Physical symptoms: Headaches

Lifestyle: Feeling ungrounded and uncertain about belonging

Nutrition: Too much caffeine, not enough protein, not enough minerals, not enough red foods (like beets, cherries, watermelon)

Flow

Physical symptoms: Anxiety

Lifestyle: Not allowing herself to be creative; feeling “outside the flow of life”

Nutrition: Inadequate fluids, not enough orange foods, such as carrots, sweet potatoes, and citrus

Truth

Physical symptoms: Thyroid dysfunction

Lifestyle: Fears about speaking up, appearing different, and presenting new ideas

Nutrition: Not enough iodine or ocean foods (like sea vegetables); irregular eating

Healing Protocol

It’s difficult to say which of Padma’s issues was most important. In my view, they were all likely to make each other worse. But the good news was that whatever steps Padma took to address any of them could create healing on many levels at once.

Padma needed to let go of excessive caffeine and also get more iodine, protein, and fresh produce in her diet. She also had to abandon some of her fears about what others think while enriching her life with more community and connection. I encouraged Padma to pursue a variety of changes:

  • Cut back on caffeine.
  • Hydrate regularly throughout the day.
  • Eat more sea vegetables in soups and broths (to simultaneously support her thyroid and hydrate), and get more protein and fresh veggies and fruits.
  • Try some grounding yoga poses.
  • Journal about what “speaking her truth” would mean to her.

Within a few weeks of adopting these new habits, Padma began to look, feel, think, work, and sleep better. She spoke out at faculty meetings. She had more energy. She noted that an article she was working on felt much closer to her true voice than any of her previous publications.

The Seven Systems do not prescribe a certain type of life or even a certain route to health. Rather, they are tools to help us make the best choices — and get to the bottom of stubborn health issues that can defy our best efforts to understand them.

This originally appeared as “Whole Detox” in the May 2018 issue of Experience Life.



Excerpt from https://experiencelife.com/article/the-roots-of-anxiety-a-case-study/

Tuesday, May 15, 2018

Eloise Parry: Diet pills caused 'distressing death'

Eloise Parry died at the Royal Shrewsbury Hospital after taking a slimming supplement.

Read more at http://www.bbc.co.uk/news/uk-england-shropshire-44127048

Menopause hell made my eczema come back, says Nadia Sawalha



ACTRESS and TV presenter Nadia Sawalha isn’t known for being shy when it comes to talking through health issues many people would rather keep quiet about.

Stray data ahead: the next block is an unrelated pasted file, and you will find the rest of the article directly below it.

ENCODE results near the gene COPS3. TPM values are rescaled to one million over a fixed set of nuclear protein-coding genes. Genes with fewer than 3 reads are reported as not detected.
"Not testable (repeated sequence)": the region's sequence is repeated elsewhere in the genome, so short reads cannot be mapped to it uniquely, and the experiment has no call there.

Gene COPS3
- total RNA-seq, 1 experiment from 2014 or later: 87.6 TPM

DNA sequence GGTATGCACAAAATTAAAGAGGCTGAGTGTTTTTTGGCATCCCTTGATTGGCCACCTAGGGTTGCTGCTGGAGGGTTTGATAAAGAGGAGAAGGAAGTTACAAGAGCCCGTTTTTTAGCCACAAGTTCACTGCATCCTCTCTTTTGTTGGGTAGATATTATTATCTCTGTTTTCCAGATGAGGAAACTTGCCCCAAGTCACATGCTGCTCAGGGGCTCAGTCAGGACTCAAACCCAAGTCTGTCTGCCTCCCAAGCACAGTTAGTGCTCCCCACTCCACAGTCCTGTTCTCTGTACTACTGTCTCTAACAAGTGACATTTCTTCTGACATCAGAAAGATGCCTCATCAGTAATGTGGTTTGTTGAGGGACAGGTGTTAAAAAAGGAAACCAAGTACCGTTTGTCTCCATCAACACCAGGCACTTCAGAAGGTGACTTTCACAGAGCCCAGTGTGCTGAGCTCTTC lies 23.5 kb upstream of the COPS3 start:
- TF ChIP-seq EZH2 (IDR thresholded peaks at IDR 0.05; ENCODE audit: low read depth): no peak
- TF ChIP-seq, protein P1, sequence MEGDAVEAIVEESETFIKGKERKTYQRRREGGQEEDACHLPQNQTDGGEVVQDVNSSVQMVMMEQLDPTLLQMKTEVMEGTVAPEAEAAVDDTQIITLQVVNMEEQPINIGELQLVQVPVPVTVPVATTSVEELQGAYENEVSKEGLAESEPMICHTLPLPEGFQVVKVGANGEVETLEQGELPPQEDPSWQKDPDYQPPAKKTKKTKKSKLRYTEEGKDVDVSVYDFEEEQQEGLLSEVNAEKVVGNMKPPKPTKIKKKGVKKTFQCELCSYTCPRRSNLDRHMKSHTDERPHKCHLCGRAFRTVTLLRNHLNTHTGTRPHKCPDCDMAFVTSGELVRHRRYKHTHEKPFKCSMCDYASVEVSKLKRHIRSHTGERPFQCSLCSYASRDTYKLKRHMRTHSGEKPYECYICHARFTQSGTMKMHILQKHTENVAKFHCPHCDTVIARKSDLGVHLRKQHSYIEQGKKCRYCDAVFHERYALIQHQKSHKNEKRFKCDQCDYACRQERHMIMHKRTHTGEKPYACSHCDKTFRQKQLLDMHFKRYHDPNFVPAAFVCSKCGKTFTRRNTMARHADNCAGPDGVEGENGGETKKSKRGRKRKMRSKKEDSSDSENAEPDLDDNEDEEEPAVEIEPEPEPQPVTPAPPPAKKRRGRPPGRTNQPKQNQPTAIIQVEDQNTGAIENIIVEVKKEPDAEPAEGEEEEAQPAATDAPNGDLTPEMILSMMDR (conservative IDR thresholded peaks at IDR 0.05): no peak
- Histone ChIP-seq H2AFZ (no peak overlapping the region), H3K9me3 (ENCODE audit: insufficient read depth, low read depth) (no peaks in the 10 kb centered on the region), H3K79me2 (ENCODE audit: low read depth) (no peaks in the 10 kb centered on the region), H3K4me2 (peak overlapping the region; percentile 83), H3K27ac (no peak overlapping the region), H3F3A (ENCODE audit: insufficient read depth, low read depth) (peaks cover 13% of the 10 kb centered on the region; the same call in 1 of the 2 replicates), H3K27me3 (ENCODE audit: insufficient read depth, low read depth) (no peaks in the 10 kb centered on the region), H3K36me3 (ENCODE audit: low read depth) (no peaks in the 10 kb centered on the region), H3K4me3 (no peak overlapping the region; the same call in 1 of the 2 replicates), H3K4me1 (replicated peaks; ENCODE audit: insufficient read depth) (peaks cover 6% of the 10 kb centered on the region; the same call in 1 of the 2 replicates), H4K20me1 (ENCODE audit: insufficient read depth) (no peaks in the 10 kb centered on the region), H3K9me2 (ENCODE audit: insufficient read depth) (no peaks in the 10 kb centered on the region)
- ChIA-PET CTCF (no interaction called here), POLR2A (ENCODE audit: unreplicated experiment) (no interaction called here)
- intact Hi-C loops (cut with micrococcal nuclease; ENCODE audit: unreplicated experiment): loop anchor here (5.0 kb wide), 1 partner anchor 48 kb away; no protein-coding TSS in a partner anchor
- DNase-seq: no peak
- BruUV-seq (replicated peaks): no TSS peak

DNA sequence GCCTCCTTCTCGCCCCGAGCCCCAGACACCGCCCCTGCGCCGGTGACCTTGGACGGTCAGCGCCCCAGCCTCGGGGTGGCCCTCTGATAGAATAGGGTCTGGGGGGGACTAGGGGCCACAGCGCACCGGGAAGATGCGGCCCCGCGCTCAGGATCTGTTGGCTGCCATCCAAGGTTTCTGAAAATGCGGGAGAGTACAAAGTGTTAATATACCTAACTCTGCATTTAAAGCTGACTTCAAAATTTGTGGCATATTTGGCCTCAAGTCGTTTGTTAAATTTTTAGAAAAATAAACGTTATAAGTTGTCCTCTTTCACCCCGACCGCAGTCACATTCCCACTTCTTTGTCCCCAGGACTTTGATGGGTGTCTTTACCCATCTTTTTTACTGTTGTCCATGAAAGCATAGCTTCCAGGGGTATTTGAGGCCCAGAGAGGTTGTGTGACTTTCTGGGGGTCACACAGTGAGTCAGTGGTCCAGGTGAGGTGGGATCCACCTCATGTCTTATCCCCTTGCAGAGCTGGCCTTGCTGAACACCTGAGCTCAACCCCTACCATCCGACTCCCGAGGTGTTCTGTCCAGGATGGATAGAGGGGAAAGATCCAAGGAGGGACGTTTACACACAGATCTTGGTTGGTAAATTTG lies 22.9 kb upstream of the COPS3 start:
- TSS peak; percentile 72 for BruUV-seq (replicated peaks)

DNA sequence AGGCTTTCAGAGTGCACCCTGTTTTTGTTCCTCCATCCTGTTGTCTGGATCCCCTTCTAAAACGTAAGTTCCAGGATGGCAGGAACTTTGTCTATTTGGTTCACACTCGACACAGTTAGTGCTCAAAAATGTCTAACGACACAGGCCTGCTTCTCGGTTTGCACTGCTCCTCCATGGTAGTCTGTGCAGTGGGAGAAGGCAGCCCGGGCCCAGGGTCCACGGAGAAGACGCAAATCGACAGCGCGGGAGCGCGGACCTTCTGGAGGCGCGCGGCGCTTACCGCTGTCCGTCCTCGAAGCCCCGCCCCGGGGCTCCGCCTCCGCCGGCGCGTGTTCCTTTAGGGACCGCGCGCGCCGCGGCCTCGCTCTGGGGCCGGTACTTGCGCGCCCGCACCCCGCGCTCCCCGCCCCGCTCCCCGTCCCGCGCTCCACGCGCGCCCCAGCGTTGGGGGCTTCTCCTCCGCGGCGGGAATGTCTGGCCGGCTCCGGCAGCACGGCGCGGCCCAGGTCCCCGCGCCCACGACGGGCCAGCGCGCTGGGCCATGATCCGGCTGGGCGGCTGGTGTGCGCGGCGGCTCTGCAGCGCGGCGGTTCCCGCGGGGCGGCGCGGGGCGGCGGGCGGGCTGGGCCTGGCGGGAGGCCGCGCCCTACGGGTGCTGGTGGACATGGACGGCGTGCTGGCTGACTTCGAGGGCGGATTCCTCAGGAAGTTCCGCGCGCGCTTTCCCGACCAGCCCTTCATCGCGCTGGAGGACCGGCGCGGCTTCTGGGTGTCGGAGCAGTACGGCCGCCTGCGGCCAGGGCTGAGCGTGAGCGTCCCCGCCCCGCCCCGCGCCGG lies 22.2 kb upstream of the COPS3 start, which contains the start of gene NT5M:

Reporting from https://www.express.co.uk/life-style/health/959859/nadia-sawalha-menopause-eczema-come-back-health-loose-women

Monday, May 7, 2018

Working It Out

It happens whenever I’m overwhelmed — the anxious, butterflies-in-my-stomach, can’t-seem-to-stop-moving feeling. Pacing back and forth, forgetting what I went into a room for, being short with those around me.

It happened a few months ago, as I was prepping for my family’s vacation. Despite several lists and an attempt to start packing early, I found myself on the verge of a meltdown as I surveyed everything the four of us needed (or didn’t?) for our five-day cruise. It didn’t help that another Minnesota snowstorm was forecasted and I was worried about our flight being delayed or canceled. The ship would leave port with or without us.

My husband knew that I was reaching my breaking point and tentatively asked, after witnessing me take a few deep breaths, “What about taking a break and going to the gym?”

“No,” I responded without hesitation. “I have too much to do.” An hour later, I changed my mind. A workout was exactly what I needed.

We made the trek to the club, where I felt myself begin to unwind after just a few minutes of warming up. By the time I’d finished a quick strength circuit, the butterflies were gone. A little stretching to wrap things up, and I found myself in an even more peaceful state of mind. In total, the workout took less than 45 minutes, yet I felt saner and more relaxed.

A good sweat session — whether in the weight room, a yoga class, or the sauna, whether it’s 15 minutes or an hour — does the body and mind a whole lot of good. As Experience Life deputy editor Michael Dregni reports in this issue’s “Your Brain on Exercise”:  “Exercise helps our brains balance hormones. John Ratey, MD, believes that, along with alleviating depression, this harmonizing of our hormones also inoculates us against toxic stress and eases anxiety.” (For more on the fascinating ways activity positively influences the brain, see “Your Brain on Exercise”.)

For me, working out and taking care of myself physically is one of the most effective means for staying balanced mentally. It’s during activity when I process my thoughts and emotions and come up with actions or solutions to address tough problems and situations.